Judging Kendall with respect to his peers.
I think these statistical categories provide a a fairly comprehensive analytical tool.
Ranking Marshall against players taken in his propinquity, Marshall is near the bottom. Austin Rivers is the base of the totem pole, but Kendall appears to be just above him. The big men rated out most favorably, while the three guards struggled. Lamb doesn't really have enough of a sample size to draw comparisons. Marshall's total minutes were also near the pyramid's base, which doesn't adumbrate auspiciously, but part of that was depth chart problems and playing behind Goran Dragic (who logged heavy minutes).
When looking at a comparison between point guards drafted in the first round Marshall is right in line with where he should be. He is behind the phenom Lillard and ahead of Wroten and Teague, who also may have had truncated playing time due to playing on better teams. The fact that Kendall was drafted closer to Lillard than the other two does make his overall performance somewhat lackluster.
Judging Kendall based on his improvement.
Perusing Kendall's game logs, which you can view for yourself here, there are a couple positive trends.
After only recording one game score above 5.2 in his first 24 appearances, Marshall had eight above that watermark in his last 24 appearances.
On the season Marshall averaged 7.3 assists per 36, but that was bolstered by 8.1 assists per 36 for the second half of the season.
Unfortunately, other aspects of Marshall's game, such as shooting and scoring, saw imperceptible improvement at best... e.g. Kendall only had three double digit scoring games all season, but reached double digit assists in all three of his starts.
Marshall did close out the season with an impressive 14 assist, zero turnover performance, but only scored two points... which further supports the fairly salient trends I've mentioned.
Judging Kendall based on expectations.
Going back to pre-draft discussions leading up to the June 28, 2012 festivities many people had a roseate opinion of Kendall's ability at the next level. In this draft preview of Damian Lillard, Marshall was seen as better than Lillard by 18% of respondents. Another 27% felt that they were fairly equal. That's 45% of people that felt that Kendall was close to or better than Lillard in terms of skill level/potential.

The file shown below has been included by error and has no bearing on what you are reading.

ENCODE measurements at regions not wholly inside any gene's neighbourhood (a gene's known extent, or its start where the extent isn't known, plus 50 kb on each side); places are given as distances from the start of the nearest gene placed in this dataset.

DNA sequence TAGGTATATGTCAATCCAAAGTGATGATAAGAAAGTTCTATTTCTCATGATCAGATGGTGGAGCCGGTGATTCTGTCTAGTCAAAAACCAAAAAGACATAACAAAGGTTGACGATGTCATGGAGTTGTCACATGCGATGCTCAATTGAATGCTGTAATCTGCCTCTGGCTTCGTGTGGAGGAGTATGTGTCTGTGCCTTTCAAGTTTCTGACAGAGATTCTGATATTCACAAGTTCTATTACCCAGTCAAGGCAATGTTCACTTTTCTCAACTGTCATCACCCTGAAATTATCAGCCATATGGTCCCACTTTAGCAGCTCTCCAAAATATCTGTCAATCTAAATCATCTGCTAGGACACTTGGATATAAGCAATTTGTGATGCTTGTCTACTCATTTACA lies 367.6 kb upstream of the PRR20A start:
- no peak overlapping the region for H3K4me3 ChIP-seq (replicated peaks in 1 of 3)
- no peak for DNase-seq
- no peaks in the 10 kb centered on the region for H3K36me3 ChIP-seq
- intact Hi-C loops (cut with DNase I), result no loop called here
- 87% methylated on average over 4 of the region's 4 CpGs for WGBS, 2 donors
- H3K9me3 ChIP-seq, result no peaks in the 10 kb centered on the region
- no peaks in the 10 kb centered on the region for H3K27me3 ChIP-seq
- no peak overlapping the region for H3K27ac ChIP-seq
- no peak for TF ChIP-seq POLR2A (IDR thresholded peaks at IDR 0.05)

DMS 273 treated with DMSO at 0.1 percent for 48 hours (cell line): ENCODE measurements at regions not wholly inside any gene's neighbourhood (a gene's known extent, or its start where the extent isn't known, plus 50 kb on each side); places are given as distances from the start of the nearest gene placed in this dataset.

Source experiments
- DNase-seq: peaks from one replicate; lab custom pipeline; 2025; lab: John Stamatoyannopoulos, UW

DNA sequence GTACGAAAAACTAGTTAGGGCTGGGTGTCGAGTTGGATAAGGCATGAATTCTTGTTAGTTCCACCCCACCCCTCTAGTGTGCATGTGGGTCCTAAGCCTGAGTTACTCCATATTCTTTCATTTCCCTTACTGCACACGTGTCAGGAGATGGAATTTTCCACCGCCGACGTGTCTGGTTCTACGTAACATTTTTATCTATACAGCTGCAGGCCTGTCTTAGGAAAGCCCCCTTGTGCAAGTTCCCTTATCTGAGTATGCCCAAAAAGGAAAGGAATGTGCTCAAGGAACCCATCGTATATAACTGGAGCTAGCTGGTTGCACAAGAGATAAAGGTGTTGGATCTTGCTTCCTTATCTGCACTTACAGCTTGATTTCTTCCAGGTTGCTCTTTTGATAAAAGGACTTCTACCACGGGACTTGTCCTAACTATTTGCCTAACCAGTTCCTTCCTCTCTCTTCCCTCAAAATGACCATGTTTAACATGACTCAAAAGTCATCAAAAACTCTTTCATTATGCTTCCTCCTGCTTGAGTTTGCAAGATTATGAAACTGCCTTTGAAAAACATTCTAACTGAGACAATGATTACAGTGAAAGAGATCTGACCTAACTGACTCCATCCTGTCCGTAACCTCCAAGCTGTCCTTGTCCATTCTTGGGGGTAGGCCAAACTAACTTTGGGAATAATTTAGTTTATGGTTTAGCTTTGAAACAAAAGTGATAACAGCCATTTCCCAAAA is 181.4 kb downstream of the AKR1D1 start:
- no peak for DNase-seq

Going into the season with those types of assumptions, it is no wonder why Marshall disappointed many Suns' fans. But is that Marshall's fault? The Suns are the ones that drafted him #13. They were the ones talking him up, but even they propounded that Marshall may be a little bit of a project and might need a little seasoning to reach his potential. Most scouts had him anywhere from where he was picked to later teens; it wasn't a stretch pick according to the pundits. As fans some of us chose to put him in an echelon with Lillard. So was Marshall an abject failure or were the lofty expectations unrealistic?
Even our staff mock draft had Marshall in the 13-19 range, which means we didn't think the Suns were reaching either. Sean and I even accurately predicted that the Suns would take Marshall at 13, but I mentioned there were guys I preferred. I also had John Henson higher, so maybe that would have been a better pick when he fell.
I'm not going to hold lofty expectations against Kendall. There was definitely talk that he would need some learning curve time and I think that was a justified foretoken.
In my final analysis I will use an amalgamation of the three grades as a weather vane for Kendall's rookie season. He obviously has a lot of work to do, but I also felt he showed at least a few glimmers of hope. He didn't blow me away, but he didn't completely blow.
Overall Grade: C-
So how do you think Marshall grades out?
McDonough interviewed with Suns president Lon Babby and owner Robert Sarver on Tuesday, sources said.
Weltman is expected to meet with them on Thursday, sources said.
I have already written a lot on Weltman, but it is encouraging that McDonough (a) was chosen as a finalist and (b) wanted to be interviewed despite not getting a clear "final say" in Phoenix.
McDonough's pedigree with the Celtics also is impressive to the Suns. He was a driving force in the drafting of guards Rajon Rondo (No. 21 in 2006) and Avery Bradley (No. 19 in 2010), and has been given considerable responsibility within the Celtics as the top assistant to general manager Danny Ainge.
The Suns still apparently have Spurs-envy, but at least Layden is proven. Wojnarowski breaks down Layden's resume.
Layden has been a GM for the Utah Jazz and New York Knicks. After returning as an assistant coach with the Jazz, Layden was hired as San Antonio's assistant GM a year ago. For seven years in the 1990s - which included five 50-victory seasons - Layden was the Jazz's top basketball executive and won the NBA's executive of the year award for the 1994-95 season.
As Knicks president and GM for four-plus years, the franchise made the playoffs twice, including a run to the Eastern Conference finals in 2000.
Babby told me earlier this week he wanted to name someone soon.
Layden and Weltman have the much longer career as talent evaluators, while McDonough is a rising star who gets a lot of cred but hasn't been around as long as the others.
Let's see who it turns out to be.
Amin worked in the Phoenix Suns' organization from 2006-2012 as he progressed through the positions of basketball operations intern, basketball operations assistant, assistant director of basketball operations and college scout.
Amin now works as a NBA analyst for ESPN Insider. Check out his work at http://search.espn.go.
You can also follow him on twitter @AminESPN.